A number of conclusions may be drawn from the presidential campaign. Republicans, led by Mitt Romney, lost, and Democrats, led by President Barack Obama, won. That datum you can take to the bank.
Republican Party internecine quarrels arise over the “why” questions. Why did Mitt Romney lose? Why did Mr. Obama win? What are Republicans doing right, and what are they doing wrong?
Within the Republican Party, there are two schools of thought. The schools are as old and venerable as the modern Republican Party, which sprang, pretty much full-blown, from the brain of the late Bill Buckley.
One school holds that Republicans are not moderate enough to appeal to moderate Republicans and Democrats. This premise founders on the following datum: In Connecticut, centrist Democrats have been routed by progressives, a progressive being a liberal raised to the 10th power. There is no longer a live and effective middle to Connecticut’s state Democratic Party. Most of the Democrats enjoying power positions in their party have abandoned the liberal ship for the progressive dinghy.
Some few commentators who continue to speak reverently of “the vital center” are simply remembering with great affection a political order that has vanished in Connecticut and, perhaps more broadly, in New England.
An opposing school holds that Republicans are not conservative enough. Moderate Republicans in the Northeast, they point out, are a vanishing species. In Connecticut alone, moderate Republicans have fallen to Democratic opponents in numbers too astonishing to ignore. U.S. Representatives Nancy Johnson, Rob Simmons and Chis Shays all were defeated in office by purportedly moderate Democrats who now style themselves progressives. Indeed, Chris Shays was the last moderate Republican U.S. House member in New England.
The fallen Republican bodies seem to cinch the argument of those on the right who say that moderatism – if one may invent a word – is responsible for Republican losses in the Northeast. A robust conservatism elsewhere in the country continues to produce congressional and gubernatorial winners. In Connecticut, the entire U.S. Congressional delegation is Democratic and progressive. Both houses of the General Assembly are dominated by Democrats. And in 2011, Dannel Malloy, for many years mayor of Stamford, became the first Democratic governor in the state since former Governor William O’Neill hung up his spurs more than 20 years earlier.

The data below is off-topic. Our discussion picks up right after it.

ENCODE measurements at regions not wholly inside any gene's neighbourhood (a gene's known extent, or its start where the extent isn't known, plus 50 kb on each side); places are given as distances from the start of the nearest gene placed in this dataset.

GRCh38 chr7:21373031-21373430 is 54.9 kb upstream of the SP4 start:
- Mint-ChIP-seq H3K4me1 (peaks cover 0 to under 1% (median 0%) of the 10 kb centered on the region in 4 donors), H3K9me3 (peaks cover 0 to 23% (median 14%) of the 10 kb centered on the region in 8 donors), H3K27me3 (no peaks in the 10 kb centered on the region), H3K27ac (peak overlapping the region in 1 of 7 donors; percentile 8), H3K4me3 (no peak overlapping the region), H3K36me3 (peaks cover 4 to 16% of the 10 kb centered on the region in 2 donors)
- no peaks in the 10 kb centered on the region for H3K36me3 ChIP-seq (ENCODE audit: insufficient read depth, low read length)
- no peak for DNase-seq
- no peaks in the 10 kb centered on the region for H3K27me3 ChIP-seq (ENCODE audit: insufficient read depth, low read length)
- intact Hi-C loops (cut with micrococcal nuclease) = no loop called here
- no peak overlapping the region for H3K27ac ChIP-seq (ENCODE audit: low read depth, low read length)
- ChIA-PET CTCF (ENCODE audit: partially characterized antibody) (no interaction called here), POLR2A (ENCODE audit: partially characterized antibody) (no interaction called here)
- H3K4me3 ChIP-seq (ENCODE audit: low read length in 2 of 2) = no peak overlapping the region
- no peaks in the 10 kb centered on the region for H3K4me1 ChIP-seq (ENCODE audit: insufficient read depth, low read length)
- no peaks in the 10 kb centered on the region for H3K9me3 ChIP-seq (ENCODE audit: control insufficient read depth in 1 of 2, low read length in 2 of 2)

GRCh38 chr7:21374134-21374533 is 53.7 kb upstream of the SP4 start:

Running on a “shared sacrifice” slogan, according to which everyone in the state should bear their fair share of misery, Mr. Malloy was able, by cutting Republicans out of budget negotiations, to push through the Democratic dominated General Assembly the largest tax increase in state history. Some Republicans quipped at the time that Mr. Malloy, always an aggressive political competitor, may have felt himself in competition with former Governor Lowell Weicker, a self-styled “maverick” Republican who had imposed upon Connecticut the state’s second largest tax increase. The Weicker income tax had been resisted vigorously by previous Democratic governors William O’Neill and Ella Grasso.
Mr. Malloy’s promised savings were largely amorphous, which hardly seems a fair shared sacrifice. Even after he had imposed the largest tax increase in the state’s history, Mr. Malloy has had great difficulty balancing his budgets.
Recently Mr. Malloy has been criticized by Republican state legislators – two of whom, Larry Cafero, a member of the state House for 14 years, and John McKinney, a member of the state Senate for as many years -- as having adopted discreditable budget balancing methods, a charge deployed effectively by Mr. Malloy during his first campaign against his two Republican predecessors, Governors Jodi Rell and John Rowland. Like President Barack Obama, Mr. Malloy inherited his red ink.
Both Mrs. Rell, often criticized by Connecticut’s left of center media as an indolent governor, and Mr. Rowland, were styled as Republican “firewalls” who thwarted improvident spending. In truth, neither was effective in preventing the Democratic dominated General Assembly from readjusting Republican budgets to accommodate more spending. Taxation and consequent spending have increased under a Democratic regime that regards firewalls as momentary obstacles to be overcome.
Indeed, spending is a problem Republicans, both nationally and in Connecticut, seem powerless to confront. The rhetorical ammo that might be effectively discharged in a campaign against improvident spending is simply absent. The central pillar of the Romney campaign was not improvident spending but rather over taxation and consequent economic anemia.
The last president who put a sizable dent in spending, budget reduction and taxes was Calvin Coolidge, styled by Amity Shlaes, the author of “Coolidge,” as “the Great Refrainer.” Even the sainted Ronald Reagan spent money like a class-warfare intoxicated Democrat; the federal budget rose by over a third during his administration. Connecticut’s Yankee Institute will host Ms. Shlaes, who believes Mr. Coolidge may serve a model for a reinvigorated Republican Party, at the Stamford Sheraton on March 28. Information is available here.